No parent should have to add a grave blanket to their list of Christmas gifts to buy their children. It's a little bit appalling. Yet add it I did, and I was happy to. Why? Because it was something I could do for him. One of the worst parts of losing a child is the unfinished feeling you have. You haven't finished raising him, seeing what he was destined to become. As a Catholic I know that Ryan became exactly what God planned for him and his early death was part of that plan, but as a parent I wanted to see him go to high school, plan for a future, to be part of what he was to become. I was supposed to finish before him, he was to be there for me at the end and usher me into my Father's house. It feels all mixed up.
So now I do what I can for him. We ordered a beautiful headstone which can't go up until the spring, and I placed a blanket of evergreen on his grave. It was made by a dear friend, who is a florist and was covered in little musical instruments with a pretty little manger set in the middle. Every time we go visit Ryan there are plants and statues, little gifts and letters from people. It makes us happy to know he is remembered and loved, even still.
I have to confess to being royally annoyed that Christmas is going forward without my son. It seems so wrong that there be so much happiness when my heart aches so badly. Then I look into the faces of my children. They are happy about Christmas. The small ones are looking for Jesus to be in the manger in the morning and the wee ones are so excited to put the last piece on the magnetic Advent calendar. Then, of course, there is a jolly old elf due to arrive in the dark hours of the night. Their happiness touches me and helps me to focus on the joy. There can be joy even in our darkest hours because joy isn't really an emotion the way happy and sad is. Joy is the knowing that there is eternal bliss waiting. That God sacrificed His Son for our salvation. Joy is intellectual and carries on while happiness and sadness are fleeting. So I will take the joy and I will bide my time for happiness. It will come.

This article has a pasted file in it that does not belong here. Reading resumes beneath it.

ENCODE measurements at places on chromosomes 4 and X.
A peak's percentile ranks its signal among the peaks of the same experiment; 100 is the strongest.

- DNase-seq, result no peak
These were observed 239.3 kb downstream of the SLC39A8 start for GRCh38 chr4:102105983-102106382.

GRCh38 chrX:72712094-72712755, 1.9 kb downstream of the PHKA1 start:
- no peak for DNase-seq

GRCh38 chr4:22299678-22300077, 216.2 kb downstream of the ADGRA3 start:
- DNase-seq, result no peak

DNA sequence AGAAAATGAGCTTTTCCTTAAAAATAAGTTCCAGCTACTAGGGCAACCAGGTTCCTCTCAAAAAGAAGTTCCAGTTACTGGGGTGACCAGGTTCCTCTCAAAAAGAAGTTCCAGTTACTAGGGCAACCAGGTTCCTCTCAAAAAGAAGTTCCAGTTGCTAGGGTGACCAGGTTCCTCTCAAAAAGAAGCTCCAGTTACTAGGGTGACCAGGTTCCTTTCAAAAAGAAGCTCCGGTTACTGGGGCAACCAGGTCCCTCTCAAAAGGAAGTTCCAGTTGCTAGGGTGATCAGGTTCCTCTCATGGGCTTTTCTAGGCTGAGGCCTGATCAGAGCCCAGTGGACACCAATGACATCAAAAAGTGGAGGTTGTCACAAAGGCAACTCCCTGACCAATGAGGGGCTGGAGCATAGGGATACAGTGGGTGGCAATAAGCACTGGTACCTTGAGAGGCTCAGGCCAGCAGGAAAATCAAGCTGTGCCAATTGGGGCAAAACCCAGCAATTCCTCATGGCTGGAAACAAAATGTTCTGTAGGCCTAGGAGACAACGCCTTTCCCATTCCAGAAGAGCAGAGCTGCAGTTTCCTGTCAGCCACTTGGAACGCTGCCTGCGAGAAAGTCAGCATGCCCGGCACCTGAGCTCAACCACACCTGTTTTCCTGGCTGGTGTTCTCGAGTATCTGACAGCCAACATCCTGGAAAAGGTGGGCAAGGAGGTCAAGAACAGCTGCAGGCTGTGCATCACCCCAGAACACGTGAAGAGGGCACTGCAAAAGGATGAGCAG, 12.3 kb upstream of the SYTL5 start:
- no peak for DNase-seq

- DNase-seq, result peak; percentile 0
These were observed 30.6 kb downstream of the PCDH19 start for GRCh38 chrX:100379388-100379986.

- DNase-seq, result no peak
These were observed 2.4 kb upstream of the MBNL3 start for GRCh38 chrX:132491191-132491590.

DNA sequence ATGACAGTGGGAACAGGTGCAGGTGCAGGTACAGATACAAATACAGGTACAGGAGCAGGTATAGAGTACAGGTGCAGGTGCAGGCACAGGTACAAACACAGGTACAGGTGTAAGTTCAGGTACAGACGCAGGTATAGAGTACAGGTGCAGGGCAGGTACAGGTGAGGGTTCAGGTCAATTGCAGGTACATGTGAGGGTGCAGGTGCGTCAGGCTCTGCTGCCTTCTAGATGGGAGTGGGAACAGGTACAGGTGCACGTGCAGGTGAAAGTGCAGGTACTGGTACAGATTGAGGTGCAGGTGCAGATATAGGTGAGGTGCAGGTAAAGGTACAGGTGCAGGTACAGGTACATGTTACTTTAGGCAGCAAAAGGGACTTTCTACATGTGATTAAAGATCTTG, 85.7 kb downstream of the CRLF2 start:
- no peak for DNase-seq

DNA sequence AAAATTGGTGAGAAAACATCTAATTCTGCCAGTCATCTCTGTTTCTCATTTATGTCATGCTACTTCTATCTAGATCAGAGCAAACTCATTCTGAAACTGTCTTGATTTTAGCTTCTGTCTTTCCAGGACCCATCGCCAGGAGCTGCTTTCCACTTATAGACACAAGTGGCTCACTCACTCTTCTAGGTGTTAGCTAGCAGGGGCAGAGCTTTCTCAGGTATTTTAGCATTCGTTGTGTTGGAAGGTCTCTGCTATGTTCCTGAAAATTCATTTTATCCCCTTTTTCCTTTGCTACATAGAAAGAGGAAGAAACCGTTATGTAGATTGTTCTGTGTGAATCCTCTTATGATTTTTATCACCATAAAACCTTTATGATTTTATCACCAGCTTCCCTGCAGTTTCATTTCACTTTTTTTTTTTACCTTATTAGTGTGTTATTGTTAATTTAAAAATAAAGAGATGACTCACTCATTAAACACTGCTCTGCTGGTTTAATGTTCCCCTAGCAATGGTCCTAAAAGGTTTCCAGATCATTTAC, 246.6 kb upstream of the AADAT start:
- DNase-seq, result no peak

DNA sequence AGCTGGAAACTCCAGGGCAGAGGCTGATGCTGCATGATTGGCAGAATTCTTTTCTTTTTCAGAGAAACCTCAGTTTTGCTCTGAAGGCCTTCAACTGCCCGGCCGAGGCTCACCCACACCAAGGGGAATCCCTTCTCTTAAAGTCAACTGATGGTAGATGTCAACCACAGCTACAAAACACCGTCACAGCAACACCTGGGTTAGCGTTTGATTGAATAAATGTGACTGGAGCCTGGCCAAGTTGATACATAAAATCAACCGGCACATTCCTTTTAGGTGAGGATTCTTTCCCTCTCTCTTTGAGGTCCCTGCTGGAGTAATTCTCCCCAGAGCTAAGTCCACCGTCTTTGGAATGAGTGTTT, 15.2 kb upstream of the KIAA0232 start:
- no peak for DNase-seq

In the meantime, i do what I can for him. I speak to him in prayer, I attend as many Masses said for him as I can, and materially, I cover his grave in a mother's tears and a blanket of evergreen.